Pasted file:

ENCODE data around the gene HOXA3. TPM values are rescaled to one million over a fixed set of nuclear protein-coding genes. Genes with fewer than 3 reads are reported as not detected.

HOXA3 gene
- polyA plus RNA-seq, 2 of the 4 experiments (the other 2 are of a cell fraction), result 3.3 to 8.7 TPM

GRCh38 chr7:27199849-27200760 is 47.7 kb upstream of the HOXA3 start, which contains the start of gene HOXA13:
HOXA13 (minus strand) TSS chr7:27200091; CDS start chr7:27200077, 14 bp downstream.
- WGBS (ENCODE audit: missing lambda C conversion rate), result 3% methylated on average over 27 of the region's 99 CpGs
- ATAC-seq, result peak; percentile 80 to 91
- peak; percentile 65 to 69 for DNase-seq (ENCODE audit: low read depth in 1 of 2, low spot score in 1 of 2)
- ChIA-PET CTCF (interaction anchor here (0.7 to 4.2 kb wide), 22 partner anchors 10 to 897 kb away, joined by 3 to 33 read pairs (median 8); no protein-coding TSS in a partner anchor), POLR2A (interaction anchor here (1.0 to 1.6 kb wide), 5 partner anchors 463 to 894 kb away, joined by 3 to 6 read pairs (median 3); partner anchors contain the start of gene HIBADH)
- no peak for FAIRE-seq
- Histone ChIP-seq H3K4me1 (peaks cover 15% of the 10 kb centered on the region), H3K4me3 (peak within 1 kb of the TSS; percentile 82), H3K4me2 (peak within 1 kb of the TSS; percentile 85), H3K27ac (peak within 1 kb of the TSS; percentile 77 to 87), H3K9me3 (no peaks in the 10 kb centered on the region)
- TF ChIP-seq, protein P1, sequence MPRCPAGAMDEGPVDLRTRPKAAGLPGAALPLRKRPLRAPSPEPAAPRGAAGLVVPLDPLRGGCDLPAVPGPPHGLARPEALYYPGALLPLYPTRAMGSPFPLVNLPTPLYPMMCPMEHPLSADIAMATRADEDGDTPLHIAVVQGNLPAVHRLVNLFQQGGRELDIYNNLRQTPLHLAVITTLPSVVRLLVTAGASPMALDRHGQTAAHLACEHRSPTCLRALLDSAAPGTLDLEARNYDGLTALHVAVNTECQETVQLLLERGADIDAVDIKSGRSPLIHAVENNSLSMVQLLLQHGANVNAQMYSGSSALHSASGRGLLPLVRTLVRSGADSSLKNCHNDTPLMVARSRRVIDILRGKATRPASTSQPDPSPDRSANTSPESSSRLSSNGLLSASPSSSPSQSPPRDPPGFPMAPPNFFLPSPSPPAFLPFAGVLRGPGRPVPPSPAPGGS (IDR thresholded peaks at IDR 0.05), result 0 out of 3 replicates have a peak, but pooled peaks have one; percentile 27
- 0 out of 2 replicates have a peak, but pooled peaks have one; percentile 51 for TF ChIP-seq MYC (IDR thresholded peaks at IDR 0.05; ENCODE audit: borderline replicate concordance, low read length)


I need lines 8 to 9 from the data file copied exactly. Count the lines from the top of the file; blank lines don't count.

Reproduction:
- peak; percentile 65 to 69 for DNase-seq (ENCODE audit: low read depth in 1 of 2, low spot score in 1 of 2)
- ChIA-PET CTCF (interaction anchor here (0.7 to 4.2 kb wide), 22 partner anchors 10 to 897 kb away, joined by 3 to 33 read pairs (median 8); no protein-coding TSS in a partner anchor), POLR2A (interaction anchor here (1.0 to 1.6 kb wide), 5 partner anchors 463 to 894 kb away, joined by 3 to 6 read pairs (median 3); partner anchors contain the start of gene HIBADH)